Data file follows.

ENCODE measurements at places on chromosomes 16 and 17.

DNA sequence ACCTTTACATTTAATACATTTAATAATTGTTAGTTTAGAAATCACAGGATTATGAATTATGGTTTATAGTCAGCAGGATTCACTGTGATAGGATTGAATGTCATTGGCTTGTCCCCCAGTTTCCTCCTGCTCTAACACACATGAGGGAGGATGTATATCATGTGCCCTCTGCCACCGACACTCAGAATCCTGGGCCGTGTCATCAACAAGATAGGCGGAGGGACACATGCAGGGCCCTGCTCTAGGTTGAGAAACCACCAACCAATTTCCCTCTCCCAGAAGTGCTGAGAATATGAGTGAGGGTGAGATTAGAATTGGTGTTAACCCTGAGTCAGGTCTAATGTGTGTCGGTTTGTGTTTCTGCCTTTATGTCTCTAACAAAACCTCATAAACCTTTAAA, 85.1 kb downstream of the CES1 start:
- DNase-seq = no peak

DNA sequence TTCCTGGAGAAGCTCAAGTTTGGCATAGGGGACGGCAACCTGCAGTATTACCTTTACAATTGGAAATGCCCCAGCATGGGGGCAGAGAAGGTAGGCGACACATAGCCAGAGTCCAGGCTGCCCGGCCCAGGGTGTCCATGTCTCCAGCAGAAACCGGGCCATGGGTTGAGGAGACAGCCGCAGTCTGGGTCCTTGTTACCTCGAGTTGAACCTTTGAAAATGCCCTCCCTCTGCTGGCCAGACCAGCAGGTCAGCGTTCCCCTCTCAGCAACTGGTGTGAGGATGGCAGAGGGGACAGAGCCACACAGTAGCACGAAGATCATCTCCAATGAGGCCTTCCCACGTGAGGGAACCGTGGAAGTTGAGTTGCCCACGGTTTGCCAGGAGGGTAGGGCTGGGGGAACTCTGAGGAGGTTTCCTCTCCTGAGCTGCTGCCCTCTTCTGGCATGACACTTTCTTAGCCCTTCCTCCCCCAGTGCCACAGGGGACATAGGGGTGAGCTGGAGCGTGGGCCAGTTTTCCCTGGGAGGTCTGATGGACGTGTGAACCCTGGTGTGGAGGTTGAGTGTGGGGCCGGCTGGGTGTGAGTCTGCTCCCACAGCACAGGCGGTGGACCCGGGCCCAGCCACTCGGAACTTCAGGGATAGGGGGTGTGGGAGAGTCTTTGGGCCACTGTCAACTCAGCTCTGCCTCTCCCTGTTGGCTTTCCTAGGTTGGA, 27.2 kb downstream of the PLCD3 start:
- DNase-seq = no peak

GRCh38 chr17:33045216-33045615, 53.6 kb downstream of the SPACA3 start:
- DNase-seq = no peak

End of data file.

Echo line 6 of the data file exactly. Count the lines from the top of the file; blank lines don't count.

GRCh38 chr17:33045216-33045615, 53.6 kb downstream of the SPACA3 start: